Various economics academics stated that by leaving unions untouched, the approved version of the bill could hurt workers because it does not give them more rights and visibility within their own labor unions. Similarly, some stated that the economic and legal benefits predicted by some business groups are grossly overstated.
Part of the problem is that without other structural reforms aimed at improving the business climate and facilitating capital investment, labor reform itself will do little for quality job creation.
Mexico’s largest labor unions, which dodged a bullet in the Lower House, expressed displeasure about the bill’s provisions that facilitate non-traditional employment structures. However, these organizations’ leaders did not call for large-scale protests against the bill, most likely so as to not instigate any changes to the Lower House’s decision to leave out union transparency.
Instead, the surging protests outside the Senate building seem to be coming from particular factions within these organizations, which are joining Lopez Obrador’s loyalists to protest the bill. The lack of participation in the protests by Mexico’s largest unions seems to be the main factor preventing opposition forces from organizing a full protest ahead of the Senate vote.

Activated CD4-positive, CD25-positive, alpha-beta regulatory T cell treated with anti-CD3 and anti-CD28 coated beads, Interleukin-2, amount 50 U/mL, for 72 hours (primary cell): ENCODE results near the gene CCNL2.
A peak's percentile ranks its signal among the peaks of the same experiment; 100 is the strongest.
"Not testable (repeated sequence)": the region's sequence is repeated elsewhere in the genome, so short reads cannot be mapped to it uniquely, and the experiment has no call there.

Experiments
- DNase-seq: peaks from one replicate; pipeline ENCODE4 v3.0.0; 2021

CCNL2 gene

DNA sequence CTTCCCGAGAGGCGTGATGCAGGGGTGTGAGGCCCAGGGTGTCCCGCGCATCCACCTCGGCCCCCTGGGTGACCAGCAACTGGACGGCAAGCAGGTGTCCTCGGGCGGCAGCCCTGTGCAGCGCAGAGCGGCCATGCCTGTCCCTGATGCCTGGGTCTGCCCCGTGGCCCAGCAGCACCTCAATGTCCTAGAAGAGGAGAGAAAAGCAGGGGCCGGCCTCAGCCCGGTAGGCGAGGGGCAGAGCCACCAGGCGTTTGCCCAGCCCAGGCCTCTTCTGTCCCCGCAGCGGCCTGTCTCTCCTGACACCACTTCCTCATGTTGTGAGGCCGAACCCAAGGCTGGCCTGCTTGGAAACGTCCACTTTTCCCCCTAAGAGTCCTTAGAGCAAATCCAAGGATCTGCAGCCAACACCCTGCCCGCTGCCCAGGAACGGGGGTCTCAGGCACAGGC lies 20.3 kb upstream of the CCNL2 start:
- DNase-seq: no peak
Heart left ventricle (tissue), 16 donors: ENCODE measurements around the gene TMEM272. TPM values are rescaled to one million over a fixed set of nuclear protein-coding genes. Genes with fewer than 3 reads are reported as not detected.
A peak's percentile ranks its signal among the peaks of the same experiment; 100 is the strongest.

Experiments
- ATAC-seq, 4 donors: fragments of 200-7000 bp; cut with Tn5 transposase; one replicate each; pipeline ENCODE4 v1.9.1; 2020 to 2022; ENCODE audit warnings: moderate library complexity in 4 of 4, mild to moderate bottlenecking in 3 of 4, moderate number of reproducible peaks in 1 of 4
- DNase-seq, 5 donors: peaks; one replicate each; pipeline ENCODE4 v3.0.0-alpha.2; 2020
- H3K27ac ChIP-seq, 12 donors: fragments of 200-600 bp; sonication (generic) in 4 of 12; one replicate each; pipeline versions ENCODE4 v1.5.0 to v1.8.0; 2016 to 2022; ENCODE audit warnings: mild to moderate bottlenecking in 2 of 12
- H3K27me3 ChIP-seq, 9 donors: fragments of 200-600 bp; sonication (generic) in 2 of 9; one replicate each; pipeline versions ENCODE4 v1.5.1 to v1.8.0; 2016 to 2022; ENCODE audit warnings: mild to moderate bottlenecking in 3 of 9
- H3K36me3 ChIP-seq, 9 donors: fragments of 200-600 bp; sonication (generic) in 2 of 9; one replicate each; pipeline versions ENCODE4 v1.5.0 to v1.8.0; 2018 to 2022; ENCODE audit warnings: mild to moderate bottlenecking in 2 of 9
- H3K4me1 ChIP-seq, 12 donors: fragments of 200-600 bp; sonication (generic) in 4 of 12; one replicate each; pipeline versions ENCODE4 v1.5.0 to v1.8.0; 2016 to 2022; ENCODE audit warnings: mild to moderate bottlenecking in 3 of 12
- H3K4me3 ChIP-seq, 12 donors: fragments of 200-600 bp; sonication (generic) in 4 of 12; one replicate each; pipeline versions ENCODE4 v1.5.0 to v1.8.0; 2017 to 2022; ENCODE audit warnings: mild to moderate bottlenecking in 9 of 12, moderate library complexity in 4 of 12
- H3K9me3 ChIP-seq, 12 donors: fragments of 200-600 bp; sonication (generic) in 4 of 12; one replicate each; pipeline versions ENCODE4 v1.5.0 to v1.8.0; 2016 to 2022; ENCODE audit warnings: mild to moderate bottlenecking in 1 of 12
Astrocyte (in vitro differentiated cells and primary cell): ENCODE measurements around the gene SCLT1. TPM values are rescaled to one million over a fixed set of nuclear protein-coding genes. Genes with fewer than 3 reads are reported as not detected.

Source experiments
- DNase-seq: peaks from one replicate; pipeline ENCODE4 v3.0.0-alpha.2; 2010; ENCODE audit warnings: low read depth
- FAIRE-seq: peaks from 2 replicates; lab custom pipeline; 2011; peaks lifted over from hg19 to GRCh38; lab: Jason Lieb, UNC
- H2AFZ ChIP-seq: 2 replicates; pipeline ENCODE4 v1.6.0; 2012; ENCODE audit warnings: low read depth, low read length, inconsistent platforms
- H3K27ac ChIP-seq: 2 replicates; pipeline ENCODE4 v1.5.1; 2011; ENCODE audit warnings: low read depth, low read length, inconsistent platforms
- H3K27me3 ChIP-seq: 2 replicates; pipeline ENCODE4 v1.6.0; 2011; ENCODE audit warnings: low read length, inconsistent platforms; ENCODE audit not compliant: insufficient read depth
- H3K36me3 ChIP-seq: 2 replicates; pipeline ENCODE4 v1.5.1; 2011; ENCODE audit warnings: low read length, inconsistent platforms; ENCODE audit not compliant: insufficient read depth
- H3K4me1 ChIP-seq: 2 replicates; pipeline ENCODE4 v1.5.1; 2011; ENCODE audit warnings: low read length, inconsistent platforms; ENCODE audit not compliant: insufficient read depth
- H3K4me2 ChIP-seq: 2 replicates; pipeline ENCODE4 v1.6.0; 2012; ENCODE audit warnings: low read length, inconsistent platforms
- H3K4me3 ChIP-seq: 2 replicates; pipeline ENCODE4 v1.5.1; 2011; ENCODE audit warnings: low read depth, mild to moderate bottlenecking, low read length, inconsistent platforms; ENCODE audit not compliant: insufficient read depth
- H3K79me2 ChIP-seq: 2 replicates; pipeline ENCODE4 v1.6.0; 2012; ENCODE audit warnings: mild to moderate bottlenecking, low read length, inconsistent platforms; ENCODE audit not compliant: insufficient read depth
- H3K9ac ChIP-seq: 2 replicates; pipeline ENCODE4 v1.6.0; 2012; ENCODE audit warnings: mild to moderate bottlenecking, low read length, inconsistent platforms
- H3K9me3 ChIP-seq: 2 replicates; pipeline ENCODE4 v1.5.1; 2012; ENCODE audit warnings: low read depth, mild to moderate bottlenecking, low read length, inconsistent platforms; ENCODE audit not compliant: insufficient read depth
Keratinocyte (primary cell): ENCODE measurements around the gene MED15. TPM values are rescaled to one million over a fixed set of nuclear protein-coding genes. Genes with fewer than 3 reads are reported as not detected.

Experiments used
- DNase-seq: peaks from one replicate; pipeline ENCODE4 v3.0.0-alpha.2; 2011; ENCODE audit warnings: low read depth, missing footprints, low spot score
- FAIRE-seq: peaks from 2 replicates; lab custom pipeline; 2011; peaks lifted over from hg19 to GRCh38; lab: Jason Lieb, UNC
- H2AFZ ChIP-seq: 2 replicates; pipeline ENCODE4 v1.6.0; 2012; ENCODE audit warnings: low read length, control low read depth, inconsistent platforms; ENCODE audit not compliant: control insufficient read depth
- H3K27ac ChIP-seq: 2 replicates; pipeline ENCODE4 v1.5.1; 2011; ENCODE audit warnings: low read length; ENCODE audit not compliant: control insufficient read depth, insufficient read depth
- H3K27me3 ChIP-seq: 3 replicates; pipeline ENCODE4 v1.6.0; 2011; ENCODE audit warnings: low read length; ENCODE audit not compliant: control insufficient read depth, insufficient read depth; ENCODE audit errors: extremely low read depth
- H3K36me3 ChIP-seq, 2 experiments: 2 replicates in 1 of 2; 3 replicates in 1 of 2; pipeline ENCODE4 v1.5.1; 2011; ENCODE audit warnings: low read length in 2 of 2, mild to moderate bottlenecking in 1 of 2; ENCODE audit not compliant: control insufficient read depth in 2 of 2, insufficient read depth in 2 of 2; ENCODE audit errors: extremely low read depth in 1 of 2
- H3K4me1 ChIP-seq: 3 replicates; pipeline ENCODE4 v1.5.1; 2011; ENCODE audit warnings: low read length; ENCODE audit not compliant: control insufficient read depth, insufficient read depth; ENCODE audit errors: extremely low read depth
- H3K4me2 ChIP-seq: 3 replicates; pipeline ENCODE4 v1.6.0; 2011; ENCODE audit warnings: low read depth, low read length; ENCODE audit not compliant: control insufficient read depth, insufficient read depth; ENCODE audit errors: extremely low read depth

Still, the protesters that are present are trying to disrupt the Senate’s activities. The Senate has already taken appropriate response measures, passing a motion that allows the Senate to work and vote on the bill outside of the Senate’s headquarters so as to avoid disruptions by the protestors.
Although labor reform has not yet concluded, the bill’s approval in the Lower House was a key victory for President Calderon and the PAN, which by pushing hard for increased labor union accountability, positioned themselves as the protagonists for labor reform and placed the PRI in the uncomfortable position of defending Mexico’s corrupt union leaders. As a result, labor reform will be regarded a PAN accomplishment and will place more pressure on Peña Nieto and his party to define their position regarding union transparency.